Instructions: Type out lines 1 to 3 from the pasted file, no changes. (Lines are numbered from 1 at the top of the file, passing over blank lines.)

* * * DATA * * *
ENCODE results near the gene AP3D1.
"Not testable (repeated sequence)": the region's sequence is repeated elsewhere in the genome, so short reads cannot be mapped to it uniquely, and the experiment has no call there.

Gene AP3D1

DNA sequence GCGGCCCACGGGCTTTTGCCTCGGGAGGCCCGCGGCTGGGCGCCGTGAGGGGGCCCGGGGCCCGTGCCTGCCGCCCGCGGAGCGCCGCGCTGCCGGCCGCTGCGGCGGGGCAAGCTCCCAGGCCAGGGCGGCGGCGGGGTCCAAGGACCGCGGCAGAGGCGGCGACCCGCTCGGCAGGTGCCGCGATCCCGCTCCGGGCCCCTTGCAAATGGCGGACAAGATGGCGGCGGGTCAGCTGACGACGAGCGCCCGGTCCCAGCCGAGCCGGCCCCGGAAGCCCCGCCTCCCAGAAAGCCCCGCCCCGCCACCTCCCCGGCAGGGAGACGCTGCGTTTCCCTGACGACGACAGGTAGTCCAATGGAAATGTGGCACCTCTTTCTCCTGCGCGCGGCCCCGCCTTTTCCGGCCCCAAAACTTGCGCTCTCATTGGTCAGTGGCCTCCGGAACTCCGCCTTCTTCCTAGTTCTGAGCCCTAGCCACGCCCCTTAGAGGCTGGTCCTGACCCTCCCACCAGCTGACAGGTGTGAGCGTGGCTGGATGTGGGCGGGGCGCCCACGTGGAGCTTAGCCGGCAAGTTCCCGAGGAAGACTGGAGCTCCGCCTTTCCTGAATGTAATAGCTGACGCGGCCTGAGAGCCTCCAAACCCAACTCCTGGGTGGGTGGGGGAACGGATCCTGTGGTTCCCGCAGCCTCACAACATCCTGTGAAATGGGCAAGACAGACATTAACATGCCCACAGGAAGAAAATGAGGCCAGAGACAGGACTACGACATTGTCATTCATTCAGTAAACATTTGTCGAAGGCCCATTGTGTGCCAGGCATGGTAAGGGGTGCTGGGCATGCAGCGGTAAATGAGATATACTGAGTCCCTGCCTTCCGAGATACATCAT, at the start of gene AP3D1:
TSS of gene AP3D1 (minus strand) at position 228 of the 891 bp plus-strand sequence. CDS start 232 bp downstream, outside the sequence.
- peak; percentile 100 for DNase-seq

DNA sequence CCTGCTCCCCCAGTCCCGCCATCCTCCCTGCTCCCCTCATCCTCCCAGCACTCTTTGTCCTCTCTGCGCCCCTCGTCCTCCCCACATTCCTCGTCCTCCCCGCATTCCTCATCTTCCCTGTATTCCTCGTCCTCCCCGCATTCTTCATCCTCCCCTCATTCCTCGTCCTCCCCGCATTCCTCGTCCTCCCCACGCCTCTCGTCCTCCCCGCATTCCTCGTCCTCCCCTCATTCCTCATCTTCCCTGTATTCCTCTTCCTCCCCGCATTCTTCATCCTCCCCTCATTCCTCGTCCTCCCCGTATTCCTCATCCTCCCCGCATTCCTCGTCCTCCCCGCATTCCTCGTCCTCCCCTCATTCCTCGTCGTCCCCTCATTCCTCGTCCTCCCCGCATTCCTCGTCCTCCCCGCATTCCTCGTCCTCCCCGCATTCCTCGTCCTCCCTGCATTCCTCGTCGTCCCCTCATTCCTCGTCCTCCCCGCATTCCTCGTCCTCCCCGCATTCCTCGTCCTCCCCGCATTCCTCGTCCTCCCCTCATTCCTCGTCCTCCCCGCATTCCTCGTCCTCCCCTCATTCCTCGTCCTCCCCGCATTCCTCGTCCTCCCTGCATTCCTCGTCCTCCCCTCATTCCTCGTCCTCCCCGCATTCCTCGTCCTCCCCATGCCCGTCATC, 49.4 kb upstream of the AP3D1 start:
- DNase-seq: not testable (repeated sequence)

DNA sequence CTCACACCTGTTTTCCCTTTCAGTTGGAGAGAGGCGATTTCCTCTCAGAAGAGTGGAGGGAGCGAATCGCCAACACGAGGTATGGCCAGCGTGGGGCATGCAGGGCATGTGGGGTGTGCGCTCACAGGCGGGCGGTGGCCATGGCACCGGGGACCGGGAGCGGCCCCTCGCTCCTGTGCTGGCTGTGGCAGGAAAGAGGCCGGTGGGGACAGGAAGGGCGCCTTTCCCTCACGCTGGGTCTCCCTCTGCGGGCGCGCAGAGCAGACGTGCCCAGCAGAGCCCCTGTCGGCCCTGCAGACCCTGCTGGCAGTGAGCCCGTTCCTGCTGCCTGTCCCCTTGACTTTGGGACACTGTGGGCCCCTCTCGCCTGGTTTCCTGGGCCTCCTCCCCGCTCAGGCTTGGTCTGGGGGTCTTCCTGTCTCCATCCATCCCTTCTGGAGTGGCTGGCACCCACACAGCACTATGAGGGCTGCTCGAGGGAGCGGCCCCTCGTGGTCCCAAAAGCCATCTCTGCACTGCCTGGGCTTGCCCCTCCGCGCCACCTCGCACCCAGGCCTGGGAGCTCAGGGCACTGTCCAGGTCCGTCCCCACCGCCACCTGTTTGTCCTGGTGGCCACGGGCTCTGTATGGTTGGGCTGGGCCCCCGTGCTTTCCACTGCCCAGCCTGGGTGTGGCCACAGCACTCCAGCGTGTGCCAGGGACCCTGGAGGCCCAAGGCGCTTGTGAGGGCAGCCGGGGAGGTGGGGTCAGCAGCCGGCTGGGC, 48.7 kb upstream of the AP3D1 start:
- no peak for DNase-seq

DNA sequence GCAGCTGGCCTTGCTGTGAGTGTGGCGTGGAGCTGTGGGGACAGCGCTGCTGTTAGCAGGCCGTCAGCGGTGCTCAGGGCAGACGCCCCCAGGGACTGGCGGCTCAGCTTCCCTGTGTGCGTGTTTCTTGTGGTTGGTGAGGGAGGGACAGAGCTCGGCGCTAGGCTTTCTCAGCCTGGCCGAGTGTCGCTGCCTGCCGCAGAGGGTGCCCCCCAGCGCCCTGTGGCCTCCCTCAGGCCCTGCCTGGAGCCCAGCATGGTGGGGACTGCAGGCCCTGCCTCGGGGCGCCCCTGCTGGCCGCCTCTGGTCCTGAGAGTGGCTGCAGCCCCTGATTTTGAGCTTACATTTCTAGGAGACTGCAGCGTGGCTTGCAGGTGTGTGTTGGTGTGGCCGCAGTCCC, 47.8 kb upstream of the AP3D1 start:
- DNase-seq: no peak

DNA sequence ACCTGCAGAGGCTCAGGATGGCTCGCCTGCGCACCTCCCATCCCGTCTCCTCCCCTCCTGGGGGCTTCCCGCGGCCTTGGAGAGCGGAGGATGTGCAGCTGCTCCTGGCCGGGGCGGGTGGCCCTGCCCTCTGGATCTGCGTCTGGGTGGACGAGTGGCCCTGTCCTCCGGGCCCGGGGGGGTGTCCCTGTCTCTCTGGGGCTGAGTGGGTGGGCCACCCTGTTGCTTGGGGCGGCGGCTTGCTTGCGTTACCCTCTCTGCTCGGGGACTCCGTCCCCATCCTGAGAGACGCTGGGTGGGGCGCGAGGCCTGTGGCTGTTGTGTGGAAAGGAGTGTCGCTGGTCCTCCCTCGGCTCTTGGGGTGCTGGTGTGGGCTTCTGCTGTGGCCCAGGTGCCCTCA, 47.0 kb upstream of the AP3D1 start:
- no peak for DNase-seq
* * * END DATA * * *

ENCODE results near the gene AP3D1.
"Not testable (repeated sequence)": the region's sequence is repeated elsewhere in the genome, so short reads cannot be mapped to it uniquely, and the experiment has no call there.

Gene AP3D1